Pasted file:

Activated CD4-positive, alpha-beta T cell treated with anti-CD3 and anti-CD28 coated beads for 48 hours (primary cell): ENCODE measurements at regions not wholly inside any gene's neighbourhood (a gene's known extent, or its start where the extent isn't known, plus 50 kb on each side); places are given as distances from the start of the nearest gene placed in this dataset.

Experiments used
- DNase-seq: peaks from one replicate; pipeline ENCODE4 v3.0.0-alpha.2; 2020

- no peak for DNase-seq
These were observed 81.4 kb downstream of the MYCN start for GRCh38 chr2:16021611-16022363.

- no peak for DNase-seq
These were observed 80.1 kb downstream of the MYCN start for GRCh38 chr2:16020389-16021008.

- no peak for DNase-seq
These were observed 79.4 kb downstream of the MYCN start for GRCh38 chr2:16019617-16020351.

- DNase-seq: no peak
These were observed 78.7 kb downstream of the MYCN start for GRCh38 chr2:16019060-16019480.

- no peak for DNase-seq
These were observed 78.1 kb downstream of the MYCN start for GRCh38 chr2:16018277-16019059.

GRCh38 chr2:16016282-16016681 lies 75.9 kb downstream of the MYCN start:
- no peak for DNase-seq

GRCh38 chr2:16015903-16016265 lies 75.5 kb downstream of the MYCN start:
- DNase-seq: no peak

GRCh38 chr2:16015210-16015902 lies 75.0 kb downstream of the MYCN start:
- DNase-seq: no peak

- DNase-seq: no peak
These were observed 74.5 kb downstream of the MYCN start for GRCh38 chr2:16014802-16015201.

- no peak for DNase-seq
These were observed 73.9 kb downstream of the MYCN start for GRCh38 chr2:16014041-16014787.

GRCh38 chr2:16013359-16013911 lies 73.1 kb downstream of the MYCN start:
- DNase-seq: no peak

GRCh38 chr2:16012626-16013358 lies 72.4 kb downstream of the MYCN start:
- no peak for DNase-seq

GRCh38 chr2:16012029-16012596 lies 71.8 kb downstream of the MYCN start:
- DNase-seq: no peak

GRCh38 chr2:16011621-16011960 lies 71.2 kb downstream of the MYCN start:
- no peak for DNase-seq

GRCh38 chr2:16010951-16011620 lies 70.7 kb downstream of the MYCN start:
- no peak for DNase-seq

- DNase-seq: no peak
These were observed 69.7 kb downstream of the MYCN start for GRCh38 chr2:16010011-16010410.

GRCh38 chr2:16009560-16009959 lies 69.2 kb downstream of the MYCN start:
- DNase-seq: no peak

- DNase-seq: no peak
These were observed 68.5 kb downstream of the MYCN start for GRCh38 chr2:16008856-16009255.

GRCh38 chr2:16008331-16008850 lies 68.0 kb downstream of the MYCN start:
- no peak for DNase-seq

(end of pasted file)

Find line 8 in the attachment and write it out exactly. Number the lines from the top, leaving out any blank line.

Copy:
- no peak for DNase-seq